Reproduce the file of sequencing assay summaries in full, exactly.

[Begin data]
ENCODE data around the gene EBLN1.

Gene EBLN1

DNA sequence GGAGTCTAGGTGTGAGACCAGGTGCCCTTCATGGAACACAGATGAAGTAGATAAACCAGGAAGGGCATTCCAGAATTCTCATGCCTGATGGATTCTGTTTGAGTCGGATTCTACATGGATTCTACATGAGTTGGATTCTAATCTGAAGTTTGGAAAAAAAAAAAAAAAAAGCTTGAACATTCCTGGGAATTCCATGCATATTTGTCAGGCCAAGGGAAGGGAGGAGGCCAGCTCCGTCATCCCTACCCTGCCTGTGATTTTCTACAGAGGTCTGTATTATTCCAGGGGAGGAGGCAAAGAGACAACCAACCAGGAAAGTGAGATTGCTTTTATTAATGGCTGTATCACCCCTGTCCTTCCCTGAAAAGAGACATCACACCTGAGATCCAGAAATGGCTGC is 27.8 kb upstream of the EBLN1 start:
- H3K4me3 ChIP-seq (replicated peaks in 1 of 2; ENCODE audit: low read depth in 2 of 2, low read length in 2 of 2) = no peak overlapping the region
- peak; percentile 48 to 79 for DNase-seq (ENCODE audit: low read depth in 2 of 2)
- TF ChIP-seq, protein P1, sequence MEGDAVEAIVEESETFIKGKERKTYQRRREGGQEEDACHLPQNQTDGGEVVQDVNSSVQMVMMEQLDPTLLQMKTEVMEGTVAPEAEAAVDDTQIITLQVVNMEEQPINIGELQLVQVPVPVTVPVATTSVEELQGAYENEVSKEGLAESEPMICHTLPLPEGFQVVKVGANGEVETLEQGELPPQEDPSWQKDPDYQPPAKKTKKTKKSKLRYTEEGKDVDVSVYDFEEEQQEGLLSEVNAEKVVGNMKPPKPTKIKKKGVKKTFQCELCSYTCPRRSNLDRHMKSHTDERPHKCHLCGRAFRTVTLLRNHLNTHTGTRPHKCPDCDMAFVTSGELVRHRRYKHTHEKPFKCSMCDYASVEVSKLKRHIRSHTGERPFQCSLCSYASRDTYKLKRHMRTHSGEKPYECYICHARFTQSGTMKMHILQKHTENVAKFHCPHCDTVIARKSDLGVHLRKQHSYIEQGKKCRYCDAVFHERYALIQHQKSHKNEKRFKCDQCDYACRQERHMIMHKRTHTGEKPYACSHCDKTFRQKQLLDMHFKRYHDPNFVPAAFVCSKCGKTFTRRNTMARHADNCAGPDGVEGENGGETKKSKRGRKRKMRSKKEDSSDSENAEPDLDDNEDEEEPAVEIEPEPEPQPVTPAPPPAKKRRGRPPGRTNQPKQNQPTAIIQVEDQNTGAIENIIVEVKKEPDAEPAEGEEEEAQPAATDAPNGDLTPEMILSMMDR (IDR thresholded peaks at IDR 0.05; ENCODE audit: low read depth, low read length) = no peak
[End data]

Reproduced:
ENCODE data around the gene EBLN1.

Gene EBLN1

DNA sequence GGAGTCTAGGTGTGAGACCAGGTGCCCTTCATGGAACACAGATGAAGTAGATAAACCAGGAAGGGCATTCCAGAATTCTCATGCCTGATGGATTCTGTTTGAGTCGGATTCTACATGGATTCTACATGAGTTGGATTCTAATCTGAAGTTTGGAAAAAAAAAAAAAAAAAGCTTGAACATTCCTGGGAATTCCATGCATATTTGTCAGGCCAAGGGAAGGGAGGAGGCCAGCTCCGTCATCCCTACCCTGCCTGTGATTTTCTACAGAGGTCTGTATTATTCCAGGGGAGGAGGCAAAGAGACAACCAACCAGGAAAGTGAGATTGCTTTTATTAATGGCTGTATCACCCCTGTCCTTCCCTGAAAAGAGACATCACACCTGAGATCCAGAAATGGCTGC is 27.8 kb upstream of the EBLN1 start:
- H3K4me3 ChIP-seq (replicated peaks in 1 of 2; ENCODE audit: low read depth in 2 of 2, low read length in 2 of 2) = no peak overlapping the region
- peak; percentile 48 to 79 for DNase-seq (ENCODE audit: low read depth in 2 of 2)
- TF ChIP-seq, protein P1, sequence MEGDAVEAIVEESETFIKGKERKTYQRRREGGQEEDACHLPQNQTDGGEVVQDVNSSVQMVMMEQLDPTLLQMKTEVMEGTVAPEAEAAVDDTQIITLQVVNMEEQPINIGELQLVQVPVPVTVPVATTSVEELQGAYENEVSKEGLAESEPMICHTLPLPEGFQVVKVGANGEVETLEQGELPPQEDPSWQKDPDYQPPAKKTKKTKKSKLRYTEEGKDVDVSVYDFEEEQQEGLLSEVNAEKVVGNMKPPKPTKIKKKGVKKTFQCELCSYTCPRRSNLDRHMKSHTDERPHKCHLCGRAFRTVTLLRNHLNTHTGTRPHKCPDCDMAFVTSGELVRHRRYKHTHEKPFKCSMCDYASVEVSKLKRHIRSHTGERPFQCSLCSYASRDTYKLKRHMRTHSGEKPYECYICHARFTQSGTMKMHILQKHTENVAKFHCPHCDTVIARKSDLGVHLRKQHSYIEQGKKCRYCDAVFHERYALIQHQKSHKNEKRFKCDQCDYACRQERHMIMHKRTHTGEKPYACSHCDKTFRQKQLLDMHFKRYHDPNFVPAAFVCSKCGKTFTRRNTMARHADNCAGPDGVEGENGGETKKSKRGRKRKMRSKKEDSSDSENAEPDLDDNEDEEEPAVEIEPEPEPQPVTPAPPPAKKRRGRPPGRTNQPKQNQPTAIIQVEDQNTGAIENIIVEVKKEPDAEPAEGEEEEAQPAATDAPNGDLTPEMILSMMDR (IDR thresholded peaks at IDR 0.05; ENCODE audit: low read depth, low read length) = no peak